Group Offers To Help Texas Districts Pay Bills
The Texas Association of School Boards has offered to assist school districts that participated in a now-defunct health-insurance trust that left $8.5 million in unpaid claims by 7,000 school personnel.
The Texas School Services Foundation, the association's administrative-services branch, would help the school districts obtain loans and help broker settlements for a 3 percent fee, according to association officials.
"We're trying to figure out ways to make this as painless as possible," said Barbara Williams, tasb spokesman.
She said association officials were expecting the participating districts to resolve the issue within 60 to 90 days.
Some 400 people attended a Sept. 30 meeting between tasb officials and the districts that participated in the Employee Group Health Trust.
The trust was formed in 1983 by a coalition of 209 rural districts allied as the Texas Association of Community Schools.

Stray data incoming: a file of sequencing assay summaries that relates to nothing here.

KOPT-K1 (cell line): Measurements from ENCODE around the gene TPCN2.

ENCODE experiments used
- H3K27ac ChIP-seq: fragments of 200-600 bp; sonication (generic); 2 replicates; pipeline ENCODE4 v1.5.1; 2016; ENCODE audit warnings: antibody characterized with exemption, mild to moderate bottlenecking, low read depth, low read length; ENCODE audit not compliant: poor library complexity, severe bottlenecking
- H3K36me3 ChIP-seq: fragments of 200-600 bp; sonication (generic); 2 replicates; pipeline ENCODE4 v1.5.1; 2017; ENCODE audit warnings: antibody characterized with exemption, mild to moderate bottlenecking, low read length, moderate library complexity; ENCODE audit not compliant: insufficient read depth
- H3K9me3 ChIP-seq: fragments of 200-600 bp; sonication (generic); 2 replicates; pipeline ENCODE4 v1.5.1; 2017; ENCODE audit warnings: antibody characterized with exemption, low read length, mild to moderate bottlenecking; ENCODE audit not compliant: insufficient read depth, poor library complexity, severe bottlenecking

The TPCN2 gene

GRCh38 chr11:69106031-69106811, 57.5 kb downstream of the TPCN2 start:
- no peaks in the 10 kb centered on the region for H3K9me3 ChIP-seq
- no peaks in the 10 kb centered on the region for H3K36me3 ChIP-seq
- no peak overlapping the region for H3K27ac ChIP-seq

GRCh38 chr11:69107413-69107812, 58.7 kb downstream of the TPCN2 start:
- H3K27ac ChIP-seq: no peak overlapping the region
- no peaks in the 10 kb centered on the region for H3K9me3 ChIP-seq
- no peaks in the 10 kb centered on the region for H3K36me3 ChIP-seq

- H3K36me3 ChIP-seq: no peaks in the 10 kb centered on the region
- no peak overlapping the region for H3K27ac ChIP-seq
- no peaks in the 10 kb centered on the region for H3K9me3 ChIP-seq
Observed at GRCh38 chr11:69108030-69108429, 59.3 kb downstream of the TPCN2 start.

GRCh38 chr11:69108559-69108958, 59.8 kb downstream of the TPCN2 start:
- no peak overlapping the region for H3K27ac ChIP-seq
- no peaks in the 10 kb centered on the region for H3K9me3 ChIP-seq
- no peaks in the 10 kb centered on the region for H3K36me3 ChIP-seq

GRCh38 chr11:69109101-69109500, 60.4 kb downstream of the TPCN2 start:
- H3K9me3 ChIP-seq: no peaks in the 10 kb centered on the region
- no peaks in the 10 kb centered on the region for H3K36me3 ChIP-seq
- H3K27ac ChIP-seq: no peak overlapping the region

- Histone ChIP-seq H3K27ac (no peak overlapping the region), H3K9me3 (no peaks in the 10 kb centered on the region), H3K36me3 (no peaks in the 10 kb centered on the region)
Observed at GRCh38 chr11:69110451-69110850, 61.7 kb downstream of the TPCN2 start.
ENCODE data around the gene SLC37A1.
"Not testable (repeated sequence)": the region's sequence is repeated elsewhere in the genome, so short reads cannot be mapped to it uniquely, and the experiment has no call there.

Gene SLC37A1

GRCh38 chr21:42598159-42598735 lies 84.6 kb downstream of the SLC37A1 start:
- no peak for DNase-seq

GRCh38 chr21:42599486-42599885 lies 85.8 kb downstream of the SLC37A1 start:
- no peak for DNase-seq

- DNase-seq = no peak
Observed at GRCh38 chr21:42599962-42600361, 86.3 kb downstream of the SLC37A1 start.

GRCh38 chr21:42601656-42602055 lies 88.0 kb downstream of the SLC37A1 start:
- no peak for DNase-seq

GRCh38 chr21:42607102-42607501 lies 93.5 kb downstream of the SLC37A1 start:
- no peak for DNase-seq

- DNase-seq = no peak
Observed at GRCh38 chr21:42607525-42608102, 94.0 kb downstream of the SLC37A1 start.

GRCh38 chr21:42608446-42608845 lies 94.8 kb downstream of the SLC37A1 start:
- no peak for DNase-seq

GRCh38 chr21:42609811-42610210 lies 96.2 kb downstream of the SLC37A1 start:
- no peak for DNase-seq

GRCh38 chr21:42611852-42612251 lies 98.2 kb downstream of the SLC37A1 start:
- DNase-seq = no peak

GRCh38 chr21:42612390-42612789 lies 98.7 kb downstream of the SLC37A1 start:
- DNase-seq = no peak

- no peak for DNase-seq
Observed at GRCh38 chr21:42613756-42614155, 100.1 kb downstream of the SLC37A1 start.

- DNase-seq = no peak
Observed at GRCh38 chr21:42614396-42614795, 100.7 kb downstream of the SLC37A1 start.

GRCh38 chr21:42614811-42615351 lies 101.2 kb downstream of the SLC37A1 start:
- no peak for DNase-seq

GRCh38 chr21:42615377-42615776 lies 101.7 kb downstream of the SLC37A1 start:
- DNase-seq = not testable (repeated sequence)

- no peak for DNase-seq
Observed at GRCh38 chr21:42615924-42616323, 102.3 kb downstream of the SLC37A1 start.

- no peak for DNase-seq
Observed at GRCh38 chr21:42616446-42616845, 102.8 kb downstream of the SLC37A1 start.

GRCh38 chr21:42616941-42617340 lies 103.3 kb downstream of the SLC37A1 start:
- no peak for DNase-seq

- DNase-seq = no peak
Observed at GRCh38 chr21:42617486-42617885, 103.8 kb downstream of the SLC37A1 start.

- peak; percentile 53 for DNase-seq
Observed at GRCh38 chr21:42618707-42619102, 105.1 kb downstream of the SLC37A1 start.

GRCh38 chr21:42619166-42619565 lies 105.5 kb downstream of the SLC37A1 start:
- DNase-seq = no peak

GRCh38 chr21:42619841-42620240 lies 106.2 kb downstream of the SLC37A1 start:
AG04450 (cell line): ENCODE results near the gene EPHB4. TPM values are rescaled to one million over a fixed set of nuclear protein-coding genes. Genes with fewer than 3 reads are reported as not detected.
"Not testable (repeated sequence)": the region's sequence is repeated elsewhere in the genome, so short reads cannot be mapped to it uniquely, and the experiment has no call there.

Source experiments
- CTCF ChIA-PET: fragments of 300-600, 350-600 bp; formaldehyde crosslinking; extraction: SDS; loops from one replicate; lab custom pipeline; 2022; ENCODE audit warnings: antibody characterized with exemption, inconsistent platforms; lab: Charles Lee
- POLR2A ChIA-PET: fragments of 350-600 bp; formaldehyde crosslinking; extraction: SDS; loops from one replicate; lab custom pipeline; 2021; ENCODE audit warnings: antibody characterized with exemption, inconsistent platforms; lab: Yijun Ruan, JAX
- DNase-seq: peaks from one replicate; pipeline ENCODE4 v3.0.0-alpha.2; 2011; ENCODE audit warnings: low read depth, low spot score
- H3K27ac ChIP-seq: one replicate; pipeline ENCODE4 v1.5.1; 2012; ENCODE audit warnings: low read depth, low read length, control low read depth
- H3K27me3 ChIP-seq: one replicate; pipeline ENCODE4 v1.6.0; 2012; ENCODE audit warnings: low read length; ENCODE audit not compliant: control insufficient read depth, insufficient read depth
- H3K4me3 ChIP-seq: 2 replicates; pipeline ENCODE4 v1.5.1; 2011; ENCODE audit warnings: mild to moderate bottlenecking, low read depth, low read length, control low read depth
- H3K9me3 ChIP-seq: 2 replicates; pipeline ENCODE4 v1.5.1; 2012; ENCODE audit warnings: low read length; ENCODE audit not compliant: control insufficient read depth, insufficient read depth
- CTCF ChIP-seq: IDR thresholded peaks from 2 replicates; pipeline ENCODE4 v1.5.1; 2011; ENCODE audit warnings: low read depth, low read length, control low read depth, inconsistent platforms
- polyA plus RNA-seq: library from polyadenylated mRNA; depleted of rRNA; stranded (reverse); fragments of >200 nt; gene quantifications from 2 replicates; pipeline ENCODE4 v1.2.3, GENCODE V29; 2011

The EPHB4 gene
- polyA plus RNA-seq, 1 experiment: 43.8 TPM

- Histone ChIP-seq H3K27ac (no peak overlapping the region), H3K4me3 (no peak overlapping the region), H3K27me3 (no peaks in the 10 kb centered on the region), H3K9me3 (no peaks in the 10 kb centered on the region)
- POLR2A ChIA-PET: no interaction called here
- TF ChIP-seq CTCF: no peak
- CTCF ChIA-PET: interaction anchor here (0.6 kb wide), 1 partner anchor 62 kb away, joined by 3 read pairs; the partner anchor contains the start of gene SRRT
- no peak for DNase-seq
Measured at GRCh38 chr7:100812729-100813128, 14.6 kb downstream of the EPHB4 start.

The health-insurance trust filed for bankruptcy Sept. 2, prompting the Texas State Teachers Association to file a lawsuit demanding that the participating school districts pay their employees' outstanding medical claims. (See Education Week, Oct. 5, 1988.)
In a prepared statement, Joe Seale, executive director of the Texas Association of Community Schools, said participating districts were urged to pay the outstanding claims and were told that they were responsible under state law for the medical debts.
According to the statement, the Texas School Services Foundation offered to both help them borrow any money needed to pay the claims and handle the mechanics of paying the outstanding claims.
Mr. Seale's news release, which stated that the trust enrolled about 200 districts as members, explained that it became insolvent because of increasing medical costs.
But the union's lawyers have claimed that a membership decline to about 80 districts caused the trust's revenue problems.
Officials of both the union and the school boards' association said that unless the districts pay the outstanding bills, teachers could be held liable.--nm